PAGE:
Recent Interviews

Matthew Salthouse, CEO, Kainantu Resources

Matthew Salthouse
CEO | Kainantu Resources
3 Phillip Street #19-01 Royal Group Building, 048693 Singapore (SGP)

+65 6920 2020

Interview Kainantu Resources: "We hold the key to growth in the Asia-Pacific region".

Justin Reid, President and CEO, Troilus Gold Corp.

Justin Reid
President and CEO | Troilus Gold Corp.
36 Lombard Street, Floor 4, M5C 2X3 Toronto, Ontario (CAN)

+1 (647) 276-0050

Interview Troilus Gold: "We are convinced that Troilus is more than just a mine".

John Jeffrey, CEO, Saturn Oil + Gas Inc.

John Jeffrey
CEO | Saturn Oil + Gas Inc.
Suite 1000 - 207 9 Ave SW, T2P 1K3 Calgary (CAN)


Saturn Oil + Gas CEO John Jeffrey: "Acquisition has increased production by 2,000%"

18. January 2021 | 09:48 CET

BYD, Defense Metals, Nornickel: Still investing in electromobility?

  • Rare Earth Elements
Photo credits:

Electromobility is a trend that is making waves on the stock market: Car manufacturers such as Tesla or BYD are benefiting from the rising demand and the vision of the future, but so are commodity companies. The reason: If you want to drive electric cars with low emissions, you need more raw materials for energy storage and motors than for classic combustion engines. Typical candidates are copper, cobalt, or lithium. Rare earth metals play a unique role. So far, most of them have come from China - and some are mined under dubious conditions. But anyone serious about sustainability must look at the entire value chain when it comes to electromobility and pay attention to raw materials from producers with a good ESG profile. For raw material companies outside China, this is an opportunity.

time to read: 3 minutes by Nico Popp
ISIN: CA2446331035 , CNE100000296 , US55315J1025



Nico Popp

At home in Southern Germany, the passionate stock exchange expert has been accompanying the capital markets for about twenty years. With a soft spot for smaller companies, he is constantly on the lookout for exciting investment stories.

About the author

BYD: Sustainable only at first glance

Although companies like BYD, in particular, rely on raw materials from China, it is no longer a secret within the industry that electromobility, as it currently rolls off the production lines of the major carmakers, is not as sustainable as it seems. A few months ago, ARTE's documentary caused a sensation, taking a critical look at the raw material sources of regenerative energy. In China and South America, rare earths and copper are unearthed under inhumane conditions and with significant environmental consequences. Although such considerations do not yet play a role in the stock market, Tesla CEO Elon Musk, for example, has already announced that he intends to attach greater importance to the origin of raw materials in the future.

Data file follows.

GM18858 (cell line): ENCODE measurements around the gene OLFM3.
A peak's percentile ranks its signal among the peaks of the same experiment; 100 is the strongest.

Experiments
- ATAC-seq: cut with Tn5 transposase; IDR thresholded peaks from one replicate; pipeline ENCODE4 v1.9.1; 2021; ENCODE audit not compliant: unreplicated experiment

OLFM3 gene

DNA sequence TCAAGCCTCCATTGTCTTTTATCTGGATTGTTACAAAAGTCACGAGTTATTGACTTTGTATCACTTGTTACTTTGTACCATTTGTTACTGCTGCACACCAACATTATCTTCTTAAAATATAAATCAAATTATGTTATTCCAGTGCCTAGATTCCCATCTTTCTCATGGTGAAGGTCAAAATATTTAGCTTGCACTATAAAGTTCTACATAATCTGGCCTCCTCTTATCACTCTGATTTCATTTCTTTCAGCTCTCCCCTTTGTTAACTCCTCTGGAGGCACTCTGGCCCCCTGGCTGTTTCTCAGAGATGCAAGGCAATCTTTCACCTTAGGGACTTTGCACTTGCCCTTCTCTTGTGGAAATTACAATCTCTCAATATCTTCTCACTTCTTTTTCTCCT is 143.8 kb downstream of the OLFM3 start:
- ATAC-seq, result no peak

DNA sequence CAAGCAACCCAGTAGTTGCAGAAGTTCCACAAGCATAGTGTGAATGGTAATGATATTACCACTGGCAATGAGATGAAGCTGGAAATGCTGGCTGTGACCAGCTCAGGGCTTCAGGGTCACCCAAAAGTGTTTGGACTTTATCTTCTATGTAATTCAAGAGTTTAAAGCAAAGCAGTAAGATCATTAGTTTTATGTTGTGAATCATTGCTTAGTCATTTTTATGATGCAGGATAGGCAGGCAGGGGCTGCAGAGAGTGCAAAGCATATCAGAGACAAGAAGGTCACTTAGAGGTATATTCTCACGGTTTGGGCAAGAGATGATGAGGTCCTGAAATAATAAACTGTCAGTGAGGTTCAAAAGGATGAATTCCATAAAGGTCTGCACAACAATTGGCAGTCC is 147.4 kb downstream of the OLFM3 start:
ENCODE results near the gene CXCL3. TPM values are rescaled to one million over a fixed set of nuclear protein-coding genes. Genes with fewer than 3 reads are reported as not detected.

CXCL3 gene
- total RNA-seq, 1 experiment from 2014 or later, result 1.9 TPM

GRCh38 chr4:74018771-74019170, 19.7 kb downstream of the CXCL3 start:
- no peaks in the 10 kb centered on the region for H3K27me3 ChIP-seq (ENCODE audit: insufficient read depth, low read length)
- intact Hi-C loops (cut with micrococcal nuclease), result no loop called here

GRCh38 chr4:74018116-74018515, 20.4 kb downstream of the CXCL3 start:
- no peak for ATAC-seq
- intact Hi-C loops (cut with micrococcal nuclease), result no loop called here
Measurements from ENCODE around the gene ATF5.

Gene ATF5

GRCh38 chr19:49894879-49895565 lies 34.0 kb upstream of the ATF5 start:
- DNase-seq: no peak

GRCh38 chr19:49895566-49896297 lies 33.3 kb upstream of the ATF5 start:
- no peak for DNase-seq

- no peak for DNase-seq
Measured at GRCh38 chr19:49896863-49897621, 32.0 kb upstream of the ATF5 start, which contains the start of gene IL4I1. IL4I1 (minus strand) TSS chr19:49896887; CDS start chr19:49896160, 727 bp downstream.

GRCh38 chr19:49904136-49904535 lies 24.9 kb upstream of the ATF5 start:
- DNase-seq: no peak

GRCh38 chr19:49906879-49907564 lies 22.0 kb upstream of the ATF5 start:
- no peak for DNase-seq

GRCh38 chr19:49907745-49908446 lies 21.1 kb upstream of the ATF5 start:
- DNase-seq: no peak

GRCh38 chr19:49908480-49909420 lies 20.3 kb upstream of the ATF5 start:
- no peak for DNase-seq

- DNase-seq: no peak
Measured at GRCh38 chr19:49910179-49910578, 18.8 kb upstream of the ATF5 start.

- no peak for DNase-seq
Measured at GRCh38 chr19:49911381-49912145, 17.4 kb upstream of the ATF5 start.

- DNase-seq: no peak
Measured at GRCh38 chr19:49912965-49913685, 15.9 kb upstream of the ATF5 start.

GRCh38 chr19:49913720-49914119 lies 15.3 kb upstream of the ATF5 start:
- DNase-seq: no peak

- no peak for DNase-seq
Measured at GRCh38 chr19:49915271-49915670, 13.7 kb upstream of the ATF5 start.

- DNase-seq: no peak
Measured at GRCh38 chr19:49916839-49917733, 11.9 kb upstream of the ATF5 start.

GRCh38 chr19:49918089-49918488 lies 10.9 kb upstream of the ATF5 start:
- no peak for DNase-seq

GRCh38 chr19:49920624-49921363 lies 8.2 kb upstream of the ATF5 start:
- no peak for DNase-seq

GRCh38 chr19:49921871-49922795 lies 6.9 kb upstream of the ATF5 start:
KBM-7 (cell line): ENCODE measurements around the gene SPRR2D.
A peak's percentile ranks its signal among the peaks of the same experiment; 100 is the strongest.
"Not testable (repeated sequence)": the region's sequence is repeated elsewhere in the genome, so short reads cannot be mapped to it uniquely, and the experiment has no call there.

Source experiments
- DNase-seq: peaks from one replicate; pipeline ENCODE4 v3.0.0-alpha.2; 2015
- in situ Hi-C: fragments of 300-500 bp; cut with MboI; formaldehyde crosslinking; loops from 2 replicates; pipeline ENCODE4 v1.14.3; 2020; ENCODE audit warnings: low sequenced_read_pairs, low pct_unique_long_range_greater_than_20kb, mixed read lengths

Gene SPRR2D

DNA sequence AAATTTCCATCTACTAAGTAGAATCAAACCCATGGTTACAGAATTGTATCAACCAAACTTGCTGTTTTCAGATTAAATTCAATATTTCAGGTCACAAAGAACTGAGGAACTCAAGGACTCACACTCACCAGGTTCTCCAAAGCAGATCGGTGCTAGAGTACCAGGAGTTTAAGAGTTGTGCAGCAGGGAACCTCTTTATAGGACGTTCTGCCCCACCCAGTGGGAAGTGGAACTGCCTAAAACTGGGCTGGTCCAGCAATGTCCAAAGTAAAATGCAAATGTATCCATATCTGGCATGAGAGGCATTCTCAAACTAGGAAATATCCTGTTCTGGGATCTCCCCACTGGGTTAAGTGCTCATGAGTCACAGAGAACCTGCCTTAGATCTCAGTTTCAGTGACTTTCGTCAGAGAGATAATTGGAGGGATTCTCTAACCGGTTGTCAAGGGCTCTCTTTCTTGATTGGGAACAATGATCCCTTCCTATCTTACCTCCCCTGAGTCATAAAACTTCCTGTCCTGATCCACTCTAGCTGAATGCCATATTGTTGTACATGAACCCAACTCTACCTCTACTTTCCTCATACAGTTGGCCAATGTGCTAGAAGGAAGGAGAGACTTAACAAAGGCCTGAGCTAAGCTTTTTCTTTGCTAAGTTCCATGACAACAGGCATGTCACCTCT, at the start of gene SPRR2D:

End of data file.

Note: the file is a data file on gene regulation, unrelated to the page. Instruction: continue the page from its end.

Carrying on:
The BYD investment story remains intact, even with raw materials that are not sustainably mined. Investors continue to buy the stock, even though the rally around alternative drives has been taking on excessive proportions for weeks. On a three-month horizon, BYD climbed by around 78% and took a short breather at the end of last week. Fundamentally, things are still going well for the Company. In addition to a significant order for electric buses from Colombia, the Company also announced the relocation of parts of bus chassis production to the UK and the market launch of a new plug-in hybrid drive, which the Company says should further improve BYD's competitiveness. While the stock currently appears overheated like many other comparable stocks, speculative investors can stick with it. However, the drop rate for stocks like BYD is already high.

Defense Metals: Rare earths outside China are in demand

The Defense Metals share has risen somewhat less sharply so far, even though the value can undoubtedly keep up with BYD on a three-month view. Defense Metals is a commodities company that searches for rare earth deposits in Canada, urgently needed for green technologies. According to Defense Metals, the Wicheeda project in British Columbia has inferred mineral resources of 12.1 million tons at an average grade of 2.9 lighter rare earth metals. In recent weeks, Defense Metals saw several call options come off the market, which injected new capital into the Company's coffers. While such dilutions usually put pressure on the share price, Defense Metals' stock jumped and at times reached levels just below EUR 0.30 in Germany.

The relative strength of this could be that the newly raised funds are to be spent on a feasibility study, which will ultimately provide more detail on the project's economics. Given the high proportion of rare earth projects in China and their often-unsustainable extraction, projects in North America could attract increased interest in the future. In general, rare earths are scarce, and new projects are therefore in high demand. After the consolidation of the past few days, Defense Metals could become attractive again in the medium term. However, the stock remains a hot potato given its market capitalization of EUR 12.6 million.